NEARING the city, Bolívar halted to change his clothes. Many people had already come out miles along the road to greet him. He took off his worn, sun- bleached uniform and put on a new one, gleaming white and blue, heavy with gold. Then he remounted--not upon the tough mule that had served him in mountain marches, but on a white Arab stallion. He rode toward the city of his birth and behind him marched the wan and tattered young veterans of New Granada with the battle flags of Spanish battalions fluttering from their bayonets.
At the little bridge over the Guaire there was an arch of flowers and under the arch was a great press of people. A committee of citizens stood waiting; with them were twelve girls dressed in white and garlanded with flowers. There was a small two-wheeled cart, a sort of chariot, hung with laurel and palm and decorated with eagles painted in gilt. When Bolívar reached the bridge a spokesman for the committee addressed him in extravagant words and bade him step into the chariot. Then, at a signal, the twelve maidens took up a silken rope and drew the hero into the city. Simultaneously the whole valley burst into an uproar. Cannon thundered from the forts, the church bells clamored, the bands struck up, the people screamed in wild acclaim.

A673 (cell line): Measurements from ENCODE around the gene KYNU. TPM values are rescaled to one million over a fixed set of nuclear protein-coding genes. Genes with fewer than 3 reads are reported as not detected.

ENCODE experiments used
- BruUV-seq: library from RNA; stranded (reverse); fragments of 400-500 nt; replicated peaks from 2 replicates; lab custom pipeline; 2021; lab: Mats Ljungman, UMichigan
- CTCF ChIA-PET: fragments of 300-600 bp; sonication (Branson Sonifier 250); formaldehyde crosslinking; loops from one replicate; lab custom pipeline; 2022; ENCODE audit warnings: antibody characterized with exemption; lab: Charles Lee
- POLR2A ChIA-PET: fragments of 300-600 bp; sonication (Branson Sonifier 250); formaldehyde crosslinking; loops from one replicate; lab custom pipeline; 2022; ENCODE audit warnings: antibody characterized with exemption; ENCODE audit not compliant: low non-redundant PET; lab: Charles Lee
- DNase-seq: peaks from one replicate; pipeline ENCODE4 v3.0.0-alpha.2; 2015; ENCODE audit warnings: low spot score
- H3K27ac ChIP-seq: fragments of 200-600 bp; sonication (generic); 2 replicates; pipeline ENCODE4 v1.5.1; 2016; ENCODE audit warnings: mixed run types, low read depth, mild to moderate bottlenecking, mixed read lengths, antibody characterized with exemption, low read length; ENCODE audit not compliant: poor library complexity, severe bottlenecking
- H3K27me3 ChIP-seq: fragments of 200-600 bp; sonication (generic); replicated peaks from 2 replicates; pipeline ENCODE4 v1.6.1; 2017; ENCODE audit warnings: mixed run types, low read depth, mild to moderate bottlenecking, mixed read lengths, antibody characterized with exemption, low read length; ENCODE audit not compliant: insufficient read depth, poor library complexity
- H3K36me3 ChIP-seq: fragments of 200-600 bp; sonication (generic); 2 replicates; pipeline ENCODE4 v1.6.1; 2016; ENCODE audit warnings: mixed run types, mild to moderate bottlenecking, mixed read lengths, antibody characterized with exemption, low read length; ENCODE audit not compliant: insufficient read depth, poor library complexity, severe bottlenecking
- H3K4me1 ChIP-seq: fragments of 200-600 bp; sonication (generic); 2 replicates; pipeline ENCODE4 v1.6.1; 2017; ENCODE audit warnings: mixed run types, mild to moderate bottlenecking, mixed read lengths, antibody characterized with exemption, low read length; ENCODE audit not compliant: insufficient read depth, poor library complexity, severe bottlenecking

The procession moved along the narrow climbing streets toward the plaza, the chariot at the head, the long column of troops, on foot and mounted, behind. People crowded the roof-tops and balconies. Roses, hibiscus, ole-